How do you train and retain?
I train systematically and retrain periodically.
How do you deal with problem employees?
With very little tolerance.
Fastest way into my doghouse:
Act with lack of character.
Close to $30 million expected in 2014.
Open 10 Jersey Mike's locations.
Growth meter: How do you measure your growth?
By the number of stores we open every year.
Vision meter: Where do you want to be in 5 years? 10 years?
In 5 years, I would like to be almost done with the first phase of opening about 45 great Jersey Mike's stores, and in 10 years development will be complete with 70 locations.
How is the current economy affecting you, your employees, your customers?
In a positive way! We have managed to turn it around for our good. I teach my teams to focus on three things to ensure a terrific customer experience: great smiling, great customer service, and great subs. This helps us win and keep our customers.
Are you experiencing economic growth in your market?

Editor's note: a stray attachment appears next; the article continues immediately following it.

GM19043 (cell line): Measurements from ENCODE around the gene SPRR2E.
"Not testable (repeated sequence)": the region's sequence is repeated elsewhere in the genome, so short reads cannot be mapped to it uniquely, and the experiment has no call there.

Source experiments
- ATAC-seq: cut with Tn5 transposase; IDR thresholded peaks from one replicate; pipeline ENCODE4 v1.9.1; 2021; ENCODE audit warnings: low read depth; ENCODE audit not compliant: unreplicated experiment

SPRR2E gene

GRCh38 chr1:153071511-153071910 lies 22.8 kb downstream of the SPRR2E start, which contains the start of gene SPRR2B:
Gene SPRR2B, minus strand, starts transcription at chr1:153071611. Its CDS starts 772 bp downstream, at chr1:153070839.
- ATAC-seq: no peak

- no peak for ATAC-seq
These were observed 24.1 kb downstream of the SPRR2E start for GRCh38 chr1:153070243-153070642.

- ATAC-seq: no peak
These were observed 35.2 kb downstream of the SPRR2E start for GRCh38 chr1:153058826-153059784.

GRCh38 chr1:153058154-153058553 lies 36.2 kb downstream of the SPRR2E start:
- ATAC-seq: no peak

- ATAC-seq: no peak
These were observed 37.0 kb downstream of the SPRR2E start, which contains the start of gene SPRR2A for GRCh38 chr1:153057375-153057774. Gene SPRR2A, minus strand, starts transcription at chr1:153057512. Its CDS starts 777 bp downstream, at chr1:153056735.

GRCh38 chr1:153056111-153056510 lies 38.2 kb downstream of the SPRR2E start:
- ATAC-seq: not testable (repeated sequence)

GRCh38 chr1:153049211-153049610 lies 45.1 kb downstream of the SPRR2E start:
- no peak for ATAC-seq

Definitely! We offer a sub above, a great quality product.
What did you change or do differently during the economic downturn that you are continuing to do?
Saving in ways that do not affect our business, but that help us grow and improve. We focus on controlling food and labor costs while still ensuring a fantastic experience for our customers.
How do you forecast for your business?
Lots of growth, expansion, and success.
Is capital getting easier to access? Why/why not?
Yes, capital comes easier when you reach at least $1 million in EBITDA.
Where do you find capital for expansion?
Financial institutions and investors.
Have you used private equity, local banks, national banks, other institutions?
Yes, we have used private equity because it was a large development.
What are you doing to take care of your employees?
Health insurance and 401(k)s.
How are you handling rising employee costs (payroll, healthcare, etc.)?
Like everybody else, we are raising our prices to maintain balance.
How do you reward/recognize top-performing employees?
Bonuses, vacations, tickets to sports events.
What kind of exit strategy do you have in place?
I don't have one at this time!